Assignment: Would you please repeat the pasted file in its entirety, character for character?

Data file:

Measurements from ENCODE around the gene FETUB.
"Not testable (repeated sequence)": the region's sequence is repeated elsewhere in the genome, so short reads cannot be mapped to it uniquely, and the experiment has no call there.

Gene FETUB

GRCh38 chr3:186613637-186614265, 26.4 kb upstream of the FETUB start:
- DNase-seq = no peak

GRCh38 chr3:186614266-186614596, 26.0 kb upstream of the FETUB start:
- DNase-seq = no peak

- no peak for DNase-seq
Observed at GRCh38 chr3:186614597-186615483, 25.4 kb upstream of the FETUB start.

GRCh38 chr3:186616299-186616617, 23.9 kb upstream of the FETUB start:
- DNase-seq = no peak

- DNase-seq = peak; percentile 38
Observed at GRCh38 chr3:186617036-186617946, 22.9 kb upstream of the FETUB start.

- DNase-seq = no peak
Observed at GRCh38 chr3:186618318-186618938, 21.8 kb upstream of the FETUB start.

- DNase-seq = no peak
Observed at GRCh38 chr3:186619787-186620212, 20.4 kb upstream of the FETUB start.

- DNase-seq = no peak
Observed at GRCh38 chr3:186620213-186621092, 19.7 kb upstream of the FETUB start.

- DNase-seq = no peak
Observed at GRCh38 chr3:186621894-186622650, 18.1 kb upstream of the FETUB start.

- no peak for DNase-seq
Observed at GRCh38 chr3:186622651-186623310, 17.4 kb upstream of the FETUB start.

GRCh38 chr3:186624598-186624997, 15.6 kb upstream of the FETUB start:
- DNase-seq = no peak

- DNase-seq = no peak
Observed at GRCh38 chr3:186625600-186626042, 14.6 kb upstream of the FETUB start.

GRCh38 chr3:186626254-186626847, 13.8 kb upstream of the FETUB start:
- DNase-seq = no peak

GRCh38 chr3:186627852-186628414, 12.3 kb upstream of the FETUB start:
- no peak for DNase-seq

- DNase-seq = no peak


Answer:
Measurements from ENCODE around the gene FETUB.
"Not testable (repeated sequence)": the region's sequence is repeated elsewhere in the genome, so short reads cannot be mapped to it uniquely, and the experiment has no call there.

Gene FETUB

GRCh38 chr3:186613637-186614265, 26.4 kb upstream of the FETUB start:
- DNase-seq = no peak

GRCh38 chr3:186614266-186614596, 26.0 kb upstream of the FETUB start:
- DNase-seq = no peak

- no peak for DNase-seq
Observed at GRCh38 chr3:186614597-186615483, 25.4 kb upstream of the FETUB start.

GRCh38 chr3:186616299-186616617, 23.9 kb upstream of the FETUB start:
- DNase-seq = no peak

- DNase-seq = peak; percentile 38
Observed at GRCh38 chr3:186617036-186617946, 22.9 kb upstream of the FETUB start.

- DNase-seq = no peak
Observed at GRCh38 chr3:186618318-186618938, 21.8 kb upstream of the FETUB start.

- DNase-seq = no peak
Observed at GRCh38 chr3:186619787-186620212, 20.4 kb upstream of the FETUB start.

- DNase-seq = no peak
Observed at GRCh38 chr3:186620213-186621092, 19.7 kb upstream of the FETUB start.

- DNase-seq = no peak
Observed at GRCh38 chr3:186621894-186622650, 18.1 kb upstream of the FETUB start.

- no peak for DNase-seq
Observed at GRCh38 chr3:186622651-186623310, 17.4 kb upstream of the FETUB start.

GRCh38 chr3:186624598-186624997, 15.6 kb upstream of the FETUB start:
- DNase-seq = no peak

- DNase-seq = no peak
Observed at GRCh38 chr3:186625600-186626042, 14.6 kb upstream of the FETUB start.

GRCh38 chr3:186626254-186626847, 13.8 kb upstream of the FETUB start:
- DNase-seq = no peak

GRCh38 chr3:186627852-186628414, 12.3 kb upstream of the FETUB start:
- no peak for DNase-seq

- DNase-seq = no peak